In this article, the authors compare different resource-efficient farming methods for the vegetable Lactuca sativa. They compared hydroponics (solid growth medium with added nutrients) to aquaponics (water with fish waste to provide nutrients) and determined efficacy by measuring plant height over time. While both systems supported plant growth, the authors concluded that aquaponics was the superior method for supporting Lactuca sativa growth. These findings are of great relevance as we continue to find the most sustainable and efficient means for farming.
An integrated plant that would generate energy from solar power and provide clean water would help solve multiple sustainability issues. The feasibility of such a plant was investigated by looking at the efficacy of several different modules of such a plant on a small scale.
Here, recognizing that alcohol manufacturers may target ethnic minorities and youths with specific forms of advertisements based on previous studies, the authors considered how alcohol storefronts differ depending on the community they are located in. Specifically, they looked at differences between Metro-Dtroit suburban communities of high- and low-incomes. They found that alcohol stores in the low-income areas had more and larger alcohol and malt liquor advertisements per store along with being within 1,000 feet of a school.
In this article, the authors identify the characteristics that make a book a best-seller. Knowing what, besides content, predicts the success of a book can help publishers maximize the success of their print products.
Here, the authors used surface electromyography to measure the effects of caffeine intake on the resting activity of muscles. They found a significant increase in the measured amplitude suggesting that caffeine intake increased the number of activated muscle fibers during rest. While previous research has focused on caffeine's effect on the contraction signals of muscles, this research suggests that its effects extend to even when a muscle is at rest.
Here seeking to identify a possible solution to procrastination among college students, the authors used an online experiment that involved the random assignment of study partners that they shared their study time goal with. These partners were classified by status and group membership. The authors found that status and group membership did not significantly affect the likelihood of college students achieving their committed goals, and also suggest the potential of soft commitment devices that take advantage of social relationships to reduce procrastination.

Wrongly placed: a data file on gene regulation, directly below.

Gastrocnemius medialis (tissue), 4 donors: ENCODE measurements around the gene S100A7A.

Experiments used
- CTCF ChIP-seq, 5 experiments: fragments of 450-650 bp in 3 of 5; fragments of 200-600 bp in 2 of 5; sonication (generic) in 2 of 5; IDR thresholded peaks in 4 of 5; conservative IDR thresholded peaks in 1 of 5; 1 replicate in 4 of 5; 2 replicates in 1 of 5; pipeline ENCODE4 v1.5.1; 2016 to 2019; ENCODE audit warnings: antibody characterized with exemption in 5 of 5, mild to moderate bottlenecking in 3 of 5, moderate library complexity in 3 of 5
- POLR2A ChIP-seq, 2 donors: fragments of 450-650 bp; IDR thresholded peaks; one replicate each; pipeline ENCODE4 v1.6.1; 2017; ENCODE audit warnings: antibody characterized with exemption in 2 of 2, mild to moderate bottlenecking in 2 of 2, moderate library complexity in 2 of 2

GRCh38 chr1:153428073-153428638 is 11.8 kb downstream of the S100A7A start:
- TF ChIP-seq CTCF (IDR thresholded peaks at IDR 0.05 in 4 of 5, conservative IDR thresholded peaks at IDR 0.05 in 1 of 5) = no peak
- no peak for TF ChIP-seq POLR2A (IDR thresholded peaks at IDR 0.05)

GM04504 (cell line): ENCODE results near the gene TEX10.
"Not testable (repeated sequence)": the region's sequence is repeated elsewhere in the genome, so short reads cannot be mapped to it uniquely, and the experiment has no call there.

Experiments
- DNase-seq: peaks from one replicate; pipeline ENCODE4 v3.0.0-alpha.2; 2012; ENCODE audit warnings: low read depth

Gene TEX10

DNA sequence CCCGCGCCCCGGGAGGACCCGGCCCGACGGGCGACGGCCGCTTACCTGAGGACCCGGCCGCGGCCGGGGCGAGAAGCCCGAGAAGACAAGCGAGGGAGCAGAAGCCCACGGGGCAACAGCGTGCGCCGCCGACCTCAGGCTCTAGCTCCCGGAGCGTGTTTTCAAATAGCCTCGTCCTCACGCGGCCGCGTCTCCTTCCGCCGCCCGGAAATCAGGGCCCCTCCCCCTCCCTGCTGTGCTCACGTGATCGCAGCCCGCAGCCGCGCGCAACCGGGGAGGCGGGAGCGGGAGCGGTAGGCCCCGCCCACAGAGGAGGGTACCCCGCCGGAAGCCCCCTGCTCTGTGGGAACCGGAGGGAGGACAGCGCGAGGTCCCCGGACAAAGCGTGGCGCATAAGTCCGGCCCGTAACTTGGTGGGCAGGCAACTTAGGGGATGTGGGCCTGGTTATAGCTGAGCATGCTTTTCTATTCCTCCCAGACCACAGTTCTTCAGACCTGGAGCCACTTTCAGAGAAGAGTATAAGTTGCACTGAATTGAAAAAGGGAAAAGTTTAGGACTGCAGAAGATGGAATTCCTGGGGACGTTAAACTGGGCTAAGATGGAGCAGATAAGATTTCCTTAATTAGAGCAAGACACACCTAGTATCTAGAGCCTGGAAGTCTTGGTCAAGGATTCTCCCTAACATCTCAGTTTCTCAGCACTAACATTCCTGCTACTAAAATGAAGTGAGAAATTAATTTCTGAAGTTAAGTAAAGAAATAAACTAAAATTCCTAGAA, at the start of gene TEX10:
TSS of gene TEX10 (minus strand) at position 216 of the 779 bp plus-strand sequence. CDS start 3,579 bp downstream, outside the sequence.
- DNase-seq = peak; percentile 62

Evidence supports that spiders have many ecological benefits including insect control and predation in the food chain. In this study the authors investigate that whether the percent of vegetation coverage and spider density are correlated. They determine that despite the trend there is no statistically significant correlation.
This study examined the ability of copper and copper alloy surfaces to inhibit bacterial growth, which may be help prevent healthcare-associated infections. The authors exposed two non-pathogenic strains of bacteria to different metal plates for varying degrees of time and measured bacterial growth.
Commercial Concentrated Animal Feeding Operations (CAFOs) produce large quantities of waste material from the animals being housed in them. These feedlots found across the United States contain livestock that produce waste that results in hazardous runoff. This study examines how CAFOs affect water sources by testing for Escherichia Coli (E. coli) content in bodies of water near CAFOs.